NEW HAVEN, Conn. (WTNH) — New Haven leaders highlighted one of the prongs of their fight against gun violence on Thursday — a re-entry program for people just leaving prison.
“I was incarcerated for two-and-half years,” Jose Fernandez, a participant of Project M.O.R.E. said. “I’m not proud of it for domestic violence. I was a bad person to my spouse, and I paid a price and I learned my mistakes.”
When Fernandez got out of prison, he told News 8 he faced his demons and turned his life around with the help of Project M.O.R.E.
The program helped him with housing, therapy, and a job.
“I was able to talk to people,” Fernandez said. “It allowed me to reach out to people and tell them what I was going through, and they listened.”
“This is part of a number of our initiatives to ensure the supports for people that are formerly incarcerated,” Mayor Justin Elicker said at a resource fair outside Project M.O.R.E.’s Grand Avenue headquarters Thursday. “We talk about us being a second-chance society. We have to live like we’re a second-chance society.”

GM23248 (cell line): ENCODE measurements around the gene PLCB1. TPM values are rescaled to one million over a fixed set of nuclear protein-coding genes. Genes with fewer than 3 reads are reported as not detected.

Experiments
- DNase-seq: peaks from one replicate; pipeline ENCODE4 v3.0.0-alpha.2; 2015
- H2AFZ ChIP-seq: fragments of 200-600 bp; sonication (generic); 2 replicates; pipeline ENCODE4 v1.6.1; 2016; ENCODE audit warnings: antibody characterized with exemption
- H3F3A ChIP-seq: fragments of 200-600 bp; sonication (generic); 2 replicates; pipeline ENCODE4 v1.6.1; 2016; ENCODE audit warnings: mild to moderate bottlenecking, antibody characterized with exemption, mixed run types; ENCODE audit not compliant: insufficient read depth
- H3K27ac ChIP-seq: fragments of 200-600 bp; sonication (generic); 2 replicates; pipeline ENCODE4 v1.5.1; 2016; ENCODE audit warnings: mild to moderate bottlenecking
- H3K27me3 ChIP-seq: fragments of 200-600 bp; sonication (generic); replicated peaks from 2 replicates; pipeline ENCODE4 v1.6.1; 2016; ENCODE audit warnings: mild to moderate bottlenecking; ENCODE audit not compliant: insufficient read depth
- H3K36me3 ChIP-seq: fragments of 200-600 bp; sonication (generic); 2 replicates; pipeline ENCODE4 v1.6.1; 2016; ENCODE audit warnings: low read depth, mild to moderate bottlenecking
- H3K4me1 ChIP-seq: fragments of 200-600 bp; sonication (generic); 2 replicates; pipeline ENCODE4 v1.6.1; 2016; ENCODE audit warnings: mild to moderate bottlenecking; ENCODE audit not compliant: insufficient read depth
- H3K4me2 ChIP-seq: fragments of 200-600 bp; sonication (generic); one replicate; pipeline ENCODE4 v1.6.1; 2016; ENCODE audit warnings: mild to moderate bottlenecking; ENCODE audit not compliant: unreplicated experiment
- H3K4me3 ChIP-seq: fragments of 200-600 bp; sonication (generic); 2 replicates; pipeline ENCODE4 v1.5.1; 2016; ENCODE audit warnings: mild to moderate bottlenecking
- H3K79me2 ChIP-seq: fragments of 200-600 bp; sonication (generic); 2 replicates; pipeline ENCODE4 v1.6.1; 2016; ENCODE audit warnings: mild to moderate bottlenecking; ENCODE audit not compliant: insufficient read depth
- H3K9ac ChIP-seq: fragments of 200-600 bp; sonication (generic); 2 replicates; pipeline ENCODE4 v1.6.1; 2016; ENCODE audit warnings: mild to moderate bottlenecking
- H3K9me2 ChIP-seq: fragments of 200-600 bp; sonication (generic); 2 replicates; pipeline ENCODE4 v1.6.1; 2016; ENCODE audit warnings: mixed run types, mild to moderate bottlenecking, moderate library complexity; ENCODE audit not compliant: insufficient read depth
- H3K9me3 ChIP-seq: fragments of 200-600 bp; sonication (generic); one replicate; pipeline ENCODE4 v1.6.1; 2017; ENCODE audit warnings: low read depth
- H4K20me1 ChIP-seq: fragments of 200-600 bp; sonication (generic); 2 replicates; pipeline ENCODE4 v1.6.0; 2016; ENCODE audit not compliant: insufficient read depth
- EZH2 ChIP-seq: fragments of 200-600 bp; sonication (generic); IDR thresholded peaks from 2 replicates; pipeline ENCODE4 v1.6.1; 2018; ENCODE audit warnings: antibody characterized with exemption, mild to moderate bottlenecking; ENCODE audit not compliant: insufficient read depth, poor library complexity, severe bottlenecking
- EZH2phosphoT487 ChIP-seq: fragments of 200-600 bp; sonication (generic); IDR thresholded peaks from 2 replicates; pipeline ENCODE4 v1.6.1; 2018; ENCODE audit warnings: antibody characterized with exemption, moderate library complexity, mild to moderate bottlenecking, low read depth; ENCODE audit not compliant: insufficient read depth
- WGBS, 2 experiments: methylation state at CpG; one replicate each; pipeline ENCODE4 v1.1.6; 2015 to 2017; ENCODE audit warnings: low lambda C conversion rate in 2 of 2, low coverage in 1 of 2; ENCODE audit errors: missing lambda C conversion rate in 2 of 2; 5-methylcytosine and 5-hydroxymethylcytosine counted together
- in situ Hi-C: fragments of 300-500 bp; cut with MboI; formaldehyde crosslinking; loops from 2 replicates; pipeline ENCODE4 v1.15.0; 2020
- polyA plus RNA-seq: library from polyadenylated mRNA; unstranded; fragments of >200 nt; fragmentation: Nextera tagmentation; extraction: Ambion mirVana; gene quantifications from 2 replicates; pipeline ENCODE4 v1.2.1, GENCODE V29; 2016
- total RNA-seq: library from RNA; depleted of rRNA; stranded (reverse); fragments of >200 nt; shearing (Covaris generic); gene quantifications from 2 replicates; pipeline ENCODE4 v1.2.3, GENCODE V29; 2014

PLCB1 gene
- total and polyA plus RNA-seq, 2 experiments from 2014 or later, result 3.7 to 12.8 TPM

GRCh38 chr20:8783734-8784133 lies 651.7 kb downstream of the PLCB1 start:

Re-entry programs are key to the city’s fight against gun violence.
“We don’t give people an either ‘take treatment, or we can’t help you’ approach,” Dr. Mehul Dalal, the community services administrator said. “It means figuring out and assessing where people are in their relationship with drug use and trying to help them at that specific time and moment.”
Assistant Police Chief Karl Jacobson said the program is a proven avenue of reducing crime before it gets to the point of police intervention.
“Substance abuse is a major problem,” Jacobson said. “I think if you look at all the crimes committed and the different things, even down to assaults, drunk driving, larcenies, it stems from some type of substance abuse. So, it’s important we address the root problems of crime here. They may not take it the first time. They may not take it the second time. But at some point, they’re going to be sick and tired of being sick and tired, and hopefully, they’ll take the services.”
For Fernandez, coming to Project M.O.R.E. out of prison, resistance softened into redemption. He hopes others can find that, too, especially those who find themselves in the throes of raging street violence right now.
“I came here with a negative attitude, but as I came in, I met good people, people that cared about me,” he said.
Elicker said in the last couple of weeks, shootings have gone down, but it remains to be seen whether that’s part of a larger trend.